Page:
What is another word for forfeited?

Pronunciation: [fˈɔːfɪtɪd] (IPA)

The term "forfeited" can be substituted with several other words to convey a similar meaning. One alternative is "lost," which suggests that something was given up or taken away due to a violation or failure to comply with a condition or agreement. Another option is "surrendered," which implies that the item was given up voluntarily or by choice. "Seized" is also a fitting synonym, particularly for situations where property is confiscated by law enforcement as a result of illegal activity. Finally, "abandoned" may be used to describe a situation where something was given up or relinquished due to neglect or lack of concern.

What are the paraphrases for Forfeited?

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What are the hypernyms for Forfeited?

A hypernym is a word with a broad meaning that encompasses more specific words called hyponyms.

What are the opposite words for forfeited?

Forfeited means to lose something, usually as a penalty for wrongdoing, or failure to comply with a rule or agreement. The opposite of forfeited is to retain, keep, or win something. Retain refers to keeping possession of something, while keeping means not losing something, like a job or a reputation. Winning is similar to keeping but requires engaging in a contest, competition or game. Receiving, acquiring, or gaining something could also be antonyms to forfeiting, especially when the reward is given as a result of something positive, like hard work, talent, or dedication. Finally, earning refers to obtaining something through merit, usually by fulfilling certain requirements.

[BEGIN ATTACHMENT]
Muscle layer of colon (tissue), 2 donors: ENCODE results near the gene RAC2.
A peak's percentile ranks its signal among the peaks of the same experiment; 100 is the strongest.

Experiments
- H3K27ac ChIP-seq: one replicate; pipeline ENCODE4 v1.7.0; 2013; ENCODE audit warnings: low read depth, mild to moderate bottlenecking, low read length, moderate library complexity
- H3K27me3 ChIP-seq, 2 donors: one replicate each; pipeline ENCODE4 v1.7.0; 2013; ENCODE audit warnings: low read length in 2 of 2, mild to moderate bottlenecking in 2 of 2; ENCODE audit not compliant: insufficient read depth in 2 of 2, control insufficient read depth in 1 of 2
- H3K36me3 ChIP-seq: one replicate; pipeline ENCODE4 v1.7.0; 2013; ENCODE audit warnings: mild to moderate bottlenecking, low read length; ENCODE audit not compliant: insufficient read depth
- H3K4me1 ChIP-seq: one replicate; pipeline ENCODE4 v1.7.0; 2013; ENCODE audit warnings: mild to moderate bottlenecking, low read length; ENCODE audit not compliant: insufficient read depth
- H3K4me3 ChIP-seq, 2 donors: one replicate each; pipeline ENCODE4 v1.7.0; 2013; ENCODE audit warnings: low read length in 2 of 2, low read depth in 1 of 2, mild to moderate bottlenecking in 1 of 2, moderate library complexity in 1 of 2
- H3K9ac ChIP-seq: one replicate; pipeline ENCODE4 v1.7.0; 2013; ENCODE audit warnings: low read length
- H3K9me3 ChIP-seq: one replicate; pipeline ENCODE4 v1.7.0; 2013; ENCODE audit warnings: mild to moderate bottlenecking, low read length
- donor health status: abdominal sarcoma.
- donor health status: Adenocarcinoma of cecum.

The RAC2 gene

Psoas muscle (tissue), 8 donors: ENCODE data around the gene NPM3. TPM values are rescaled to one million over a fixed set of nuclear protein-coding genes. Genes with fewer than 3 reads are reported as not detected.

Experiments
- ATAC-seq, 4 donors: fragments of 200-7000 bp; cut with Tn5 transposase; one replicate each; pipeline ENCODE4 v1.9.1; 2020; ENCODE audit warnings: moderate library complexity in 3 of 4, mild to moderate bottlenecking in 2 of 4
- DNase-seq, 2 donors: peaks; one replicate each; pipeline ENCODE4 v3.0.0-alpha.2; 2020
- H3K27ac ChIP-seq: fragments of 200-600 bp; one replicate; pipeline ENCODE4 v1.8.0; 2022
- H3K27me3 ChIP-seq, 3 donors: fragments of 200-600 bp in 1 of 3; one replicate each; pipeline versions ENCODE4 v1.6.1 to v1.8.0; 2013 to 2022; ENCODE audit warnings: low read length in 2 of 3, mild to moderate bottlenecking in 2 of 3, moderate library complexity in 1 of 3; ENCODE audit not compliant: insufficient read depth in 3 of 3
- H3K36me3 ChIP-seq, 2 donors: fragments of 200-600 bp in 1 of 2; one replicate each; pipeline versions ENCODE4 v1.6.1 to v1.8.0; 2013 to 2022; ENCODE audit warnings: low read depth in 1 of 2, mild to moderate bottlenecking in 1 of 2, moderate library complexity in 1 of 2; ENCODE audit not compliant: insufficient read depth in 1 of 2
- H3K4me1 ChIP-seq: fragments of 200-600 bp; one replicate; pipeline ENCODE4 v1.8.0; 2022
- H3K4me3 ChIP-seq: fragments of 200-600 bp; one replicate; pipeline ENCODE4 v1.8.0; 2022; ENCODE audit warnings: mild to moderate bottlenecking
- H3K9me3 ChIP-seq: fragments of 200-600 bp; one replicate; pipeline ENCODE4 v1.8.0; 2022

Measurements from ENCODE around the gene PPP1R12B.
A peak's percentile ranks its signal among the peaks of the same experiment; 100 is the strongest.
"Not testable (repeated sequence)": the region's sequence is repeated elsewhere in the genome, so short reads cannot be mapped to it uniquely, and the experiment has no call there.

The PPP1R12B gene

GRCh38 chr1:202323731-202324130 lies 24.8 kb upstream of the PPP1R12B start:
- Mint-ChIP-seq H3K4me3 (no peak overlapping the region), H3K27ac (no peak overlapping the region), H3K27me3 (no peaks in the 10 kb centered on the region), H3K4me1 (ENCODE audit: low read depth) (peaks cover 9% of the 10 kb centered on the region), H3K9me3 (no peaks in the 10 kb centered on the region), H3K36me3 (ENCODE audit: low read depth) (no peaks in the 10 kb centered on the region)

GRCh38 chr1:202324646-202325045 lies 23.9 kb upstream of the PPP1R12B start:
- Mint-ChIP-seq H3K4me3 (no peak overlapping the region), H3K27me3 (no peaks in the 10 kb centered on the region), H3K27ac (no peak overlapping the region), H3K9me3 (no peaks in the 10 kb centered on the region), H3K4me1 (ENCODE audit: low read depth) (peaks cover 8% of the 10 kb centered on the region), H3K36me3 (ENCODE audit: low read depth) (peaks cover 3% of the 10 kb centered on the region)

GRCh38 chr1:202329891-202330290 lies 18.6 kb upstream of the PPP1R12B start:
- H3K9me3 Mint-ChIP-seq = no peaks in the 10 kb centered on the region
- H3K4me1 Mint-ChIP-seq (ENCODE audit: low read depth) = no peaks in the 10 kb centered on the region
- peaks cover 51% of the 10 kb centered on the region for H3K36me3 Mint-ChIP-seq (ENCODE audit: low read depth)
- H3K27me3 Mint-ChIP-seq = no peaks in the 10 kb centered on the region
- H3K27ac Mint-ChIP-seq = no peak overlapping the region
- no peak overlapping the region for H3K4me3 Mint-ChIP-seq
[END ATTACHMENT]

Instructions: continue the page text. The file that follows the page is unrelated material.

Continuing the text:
What are the antonyms for Forfeited?

Usage examples for Forfeited

All firstborn are forfeited.
"The Expositor's Bible: The Book of Exodus"
G. A. Chadwick
The man who associated with such would have forfeited his own place in the world.
"The Martins Of Cro' Martin, Vol. II (of II)"
Charles James Lever
You have forfeited all right to any kind of consideration; you have trampled upon my finer feelings and made me suffer keenly-and you shall pay!
"The Man from Jericho"
Edwin Carlile Litsey

Famous quotes with Forfeited

  • I should have forfeited my own self-respect, and perhaps the good opinion of my countrymen, if I had failed to resent such an injury by calling the offender in question to a personal account.
    Preston Brooks
  • In a certain proportion of these cases the man lynched has been guilty of a crime horrible beyond description; a crime so horrible that as far as he himself is concerned he has forfeited the right to any kind of sympathy whatsoever. The feeling of all good citizens that such a hideous crime shall not be hideously punished by mob violence is due not in the least to sympathy for the criminal, but to a very lively sense of the train of dreadful consequences which follows the course taken by the mob in exacting inhuman vengeance for an inhuman wrong.
    Theodore Roosevelt